Nonprofits win free access to school facilities


Nonprofit groups that want to use school facilities to serve children will be able to do so without having to pay a fee, thanks to letters, e-mail and public testimony from community members who said fees were unfair.

The Board of Education voted last night to change its policy on how the community uses the county's 67 school buildings and fields. Instead of giving free access to school space only to groups that have PTA sponsorship or have leaders who volunteer their time, the system's community services director expanded the benefit to all nonprofit groups that are youth-oriented and provide educational or community services.

Whether the leader is a paid employee or the group has PTA backing will no longer be a factor.

"I really think of it as just opening the doors for more programs for our community," said Chuck Parvis, the district's community services specialist, after the board's vote. "They pay taxes. The community should be allowed to use them."

The discussion evolved after an independent analyst hired by the school system to study the district's services and operations pointed out that the public facilities could be a source of much-needed revenue for the schools, if administrators charged more users for space.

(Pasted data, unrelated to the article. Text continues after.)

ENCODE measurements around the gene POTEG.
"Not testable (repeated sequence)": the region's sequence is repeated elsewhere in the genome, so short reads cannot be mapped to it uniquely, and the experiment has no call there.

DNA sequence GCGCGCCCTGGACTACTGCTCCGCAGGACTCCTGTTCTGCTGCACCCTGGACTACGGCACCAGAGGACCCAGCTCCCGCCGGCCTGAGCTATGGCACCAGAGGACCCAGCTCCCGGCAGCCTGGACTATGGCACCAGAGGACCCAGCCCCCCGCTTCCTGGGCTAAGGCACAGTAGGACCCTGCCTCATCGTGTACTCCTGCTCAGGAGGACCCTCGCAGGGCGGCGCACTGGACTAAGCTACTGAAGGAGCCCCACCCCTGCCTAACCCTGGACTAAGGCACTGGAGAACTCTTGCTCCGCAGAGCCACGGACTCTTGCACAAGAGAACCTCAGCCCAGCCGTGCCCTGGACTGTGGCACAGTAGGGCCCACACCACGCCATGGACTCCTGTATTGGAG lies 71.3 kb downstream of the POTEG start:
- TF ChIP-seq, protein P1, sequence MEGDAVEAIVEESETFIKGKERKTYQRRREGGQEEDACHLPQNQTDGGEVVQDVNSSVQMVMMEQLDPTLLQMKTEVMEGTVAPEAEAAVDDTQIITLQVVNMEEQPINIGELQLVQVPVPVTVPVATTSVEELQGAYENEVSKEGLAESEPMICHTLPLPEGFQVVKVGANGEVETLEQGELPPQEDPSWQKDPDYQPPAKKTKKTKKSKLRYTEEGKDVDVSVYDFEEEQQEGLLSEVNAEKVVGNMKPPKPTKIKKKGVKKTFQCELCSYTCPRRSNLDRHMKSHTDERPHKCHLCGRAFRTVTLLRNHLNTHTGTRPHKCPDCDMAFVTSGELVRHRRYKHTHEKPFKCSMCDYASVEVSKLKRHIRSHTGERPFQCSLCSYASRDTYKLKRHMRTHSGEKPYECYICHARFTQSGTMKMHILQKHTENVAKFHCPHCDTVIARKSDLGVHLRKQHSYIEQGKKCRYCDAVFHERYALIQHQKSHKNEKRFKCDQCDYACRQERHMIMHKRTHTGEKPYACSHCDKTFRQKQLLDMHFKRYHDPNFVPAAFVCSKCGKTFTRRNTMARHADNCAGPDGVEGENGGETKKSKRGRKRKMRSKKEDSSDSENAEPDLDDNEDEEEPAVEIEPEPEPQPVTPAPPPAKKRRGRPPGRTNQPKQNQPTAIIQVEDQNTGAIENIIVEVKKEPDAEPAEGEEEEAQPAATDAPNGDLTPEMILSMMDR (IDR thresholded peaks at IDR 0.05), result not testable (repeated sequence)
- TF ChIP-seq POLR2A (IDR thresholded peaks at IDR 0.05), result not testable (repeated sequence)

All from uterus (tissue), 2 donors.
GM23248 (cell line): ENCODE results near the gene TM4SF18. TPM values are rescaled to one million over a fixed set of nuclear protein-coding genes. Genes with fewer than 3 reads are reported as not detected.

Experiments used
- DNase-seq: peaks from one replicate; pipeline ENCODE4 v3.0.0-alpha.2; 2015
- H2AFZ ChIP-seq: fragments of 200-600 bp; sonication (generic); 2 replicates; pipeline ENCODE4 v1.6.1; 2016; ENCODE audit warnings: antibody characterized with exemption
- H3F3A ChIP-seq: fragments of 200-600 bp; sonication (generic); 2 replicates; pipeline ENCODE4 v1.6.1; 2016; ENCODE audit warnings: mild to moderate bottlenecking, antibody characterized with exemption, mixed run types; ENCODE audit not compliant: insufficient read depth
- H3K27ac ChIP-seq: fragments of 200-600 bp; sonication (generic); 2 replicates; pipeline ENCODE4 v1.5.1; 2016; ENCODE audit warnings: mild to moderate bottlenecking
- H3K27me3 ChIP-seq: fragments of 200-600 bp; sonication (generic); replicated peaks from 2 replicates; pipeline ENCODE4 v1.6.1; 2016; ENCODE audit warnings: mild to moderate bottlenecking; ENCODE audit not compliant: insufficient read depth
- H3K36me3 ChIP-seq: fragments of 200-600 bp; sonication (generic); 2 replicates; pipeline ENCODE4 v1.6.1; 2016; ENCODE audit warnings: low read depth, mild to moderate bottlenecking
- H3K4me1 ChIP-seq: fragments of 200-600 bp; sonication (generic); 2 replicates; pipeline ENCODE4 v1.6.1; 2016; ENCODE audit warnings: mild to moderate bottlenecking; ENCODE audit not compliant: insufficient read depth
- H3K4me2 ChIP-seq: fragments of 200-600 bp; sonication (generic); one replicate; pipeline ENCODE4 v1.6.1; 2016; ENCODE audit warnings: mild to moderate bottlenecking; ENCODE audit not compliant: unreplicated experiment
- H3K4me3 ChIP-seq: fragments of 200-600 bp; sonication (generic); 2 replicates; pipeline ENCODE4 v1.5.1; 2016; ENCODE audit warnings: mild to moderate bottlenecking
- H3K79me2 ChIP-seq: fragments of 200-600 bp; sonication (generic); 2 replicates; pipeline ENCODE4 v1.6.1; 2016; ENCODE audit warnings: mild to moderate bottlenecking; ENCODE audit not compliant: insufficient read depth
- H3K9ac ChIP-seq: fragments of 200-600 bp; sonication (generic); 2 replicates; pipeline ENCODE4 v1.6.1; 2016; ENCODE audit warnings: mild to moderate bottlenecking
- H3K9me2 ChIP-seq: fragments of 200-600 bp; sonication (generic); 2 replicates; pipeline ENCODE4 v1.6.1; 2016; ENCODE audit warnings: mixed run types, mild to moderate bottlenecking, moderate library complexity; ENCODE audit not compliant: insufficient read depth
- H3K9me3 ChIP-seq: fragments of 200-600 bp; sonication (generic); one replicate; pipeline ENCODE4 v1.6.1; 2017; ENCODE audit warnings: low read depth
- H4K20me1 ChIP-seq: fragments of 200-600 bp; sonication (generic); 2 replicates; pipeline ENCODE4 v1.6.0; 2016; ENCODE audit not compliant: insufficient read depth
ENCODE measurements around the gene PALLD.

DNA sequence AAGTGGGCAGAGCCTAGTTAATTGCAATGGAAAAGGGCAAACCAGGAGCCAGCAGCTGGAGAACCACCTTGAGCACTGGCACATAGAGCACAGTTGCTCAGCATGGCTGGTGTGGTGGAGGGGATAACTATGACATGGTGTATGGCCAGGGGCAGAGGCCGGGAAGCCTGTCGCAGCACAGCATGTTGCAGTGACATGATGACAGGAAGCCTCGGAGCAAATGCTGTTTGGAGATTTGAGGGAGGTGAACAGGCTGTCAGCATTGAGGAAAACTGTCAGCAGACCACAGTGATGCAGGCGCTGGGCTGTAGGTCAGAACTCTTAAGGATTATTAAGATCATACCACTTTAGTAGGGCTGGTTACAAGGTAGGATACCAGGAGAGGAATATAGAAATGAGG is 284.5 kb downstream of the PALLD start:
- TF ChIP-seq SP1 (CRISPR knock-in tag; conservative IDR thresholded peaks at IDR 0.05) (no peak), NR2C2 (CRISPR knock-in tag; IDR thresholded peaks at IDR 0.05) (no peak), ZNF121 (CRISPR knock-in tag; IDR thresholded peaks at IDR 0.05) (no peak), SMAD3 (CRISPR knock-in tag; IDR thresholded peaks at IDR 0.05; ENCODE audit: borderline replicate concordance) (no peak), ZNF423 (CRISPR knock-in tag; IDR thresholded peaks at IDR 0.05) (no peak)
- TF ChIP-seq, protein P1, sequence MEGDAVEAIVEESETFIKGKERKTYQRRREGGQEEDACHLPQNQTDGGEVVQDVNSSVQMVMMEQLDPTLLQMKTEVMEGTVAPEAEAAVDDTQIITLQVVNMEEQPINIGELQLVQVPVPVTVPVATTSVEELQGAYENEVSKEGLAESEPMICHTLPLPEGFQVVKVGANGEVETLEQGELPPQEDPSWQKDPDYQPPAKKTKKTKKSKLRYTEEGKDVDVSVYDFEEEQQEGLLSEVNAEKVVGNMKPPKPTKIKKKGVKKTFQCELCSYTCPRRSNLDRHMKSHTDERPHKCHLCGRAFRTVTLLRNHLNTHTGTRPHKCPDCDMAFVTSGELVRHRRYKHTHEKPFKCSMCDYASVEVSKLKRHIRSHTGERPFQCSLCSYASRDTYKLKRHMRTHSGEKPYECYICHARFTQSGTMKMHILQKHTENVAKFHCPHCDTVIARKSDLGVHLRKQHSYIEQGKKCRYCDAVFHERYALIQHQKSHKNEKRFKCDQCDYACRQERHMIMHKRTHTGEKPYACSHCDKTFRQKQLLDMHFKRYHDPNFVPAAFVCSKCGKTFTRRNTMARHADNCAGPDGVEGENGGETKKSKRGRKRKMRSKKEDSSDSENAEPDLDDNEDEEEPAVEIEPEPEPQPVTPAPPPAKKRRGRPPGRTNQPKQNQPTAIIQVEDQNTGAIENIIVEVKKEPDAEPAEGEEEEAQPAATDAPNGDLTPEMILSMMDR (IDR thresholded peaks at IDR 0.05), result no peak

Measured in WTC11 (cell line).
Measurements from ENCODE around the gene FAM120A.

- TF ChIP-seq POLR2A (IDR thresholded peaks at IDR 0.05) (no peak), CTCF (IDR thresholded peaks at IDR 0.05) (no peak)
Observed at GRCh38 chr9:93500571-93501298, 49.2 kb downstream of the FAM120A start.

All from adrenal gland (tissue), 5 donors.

The consultant said it was costing the district about $1 million to open school buildings and fields to outside users. By charging only some users - and not all - the school district was recovering only about half of that money.

As a committee pondered whether to charge all groups, community members stepped up to decry the idea.

"We've received a lot of e-mails in the last week and a half," since the board opened the floor to public comments about the district's 20-year-old policy, said board Vice Chairwoman Sandra H. French.

Community members were not concerned only about the fees.

Many also want a better, more efficient application system that does not require them to reapply every season for a classroom, auditorium or gymnasium.

Board members asked Parvis if he would consider making applications good for a year, or at least a semester, to reduce citizens' inconvenience - and staff members' work.

"It may be less work," Parvis said. "But I don't think it would be the most efficient use of the space, and I think that's more important."

Parvis said he has studied other counties' procedures, and breaking down the application period by seasons is the best way.

"It seems to work very well that we are using the space in the best possible way, based on the seasons," he said. "I think it's better. I will stand by the statement I made to [The Sun]: I think ours is the fairest and best policy in the state. I stand by that."

As proof, Parvis pointed out that more than 1,300 groups use school facilities every year for 379,000 hours of community use, and most are satisfied.

Although nearby Montgomery County brings in about $3 million by charging all users to rent school space, Parvis said he is glad the board voted to make less money, not more.

"I think it's good that they will be using our schools," he said, after the vote. "If we had to build facilities for these people to use, we wouldn't have any grass left."

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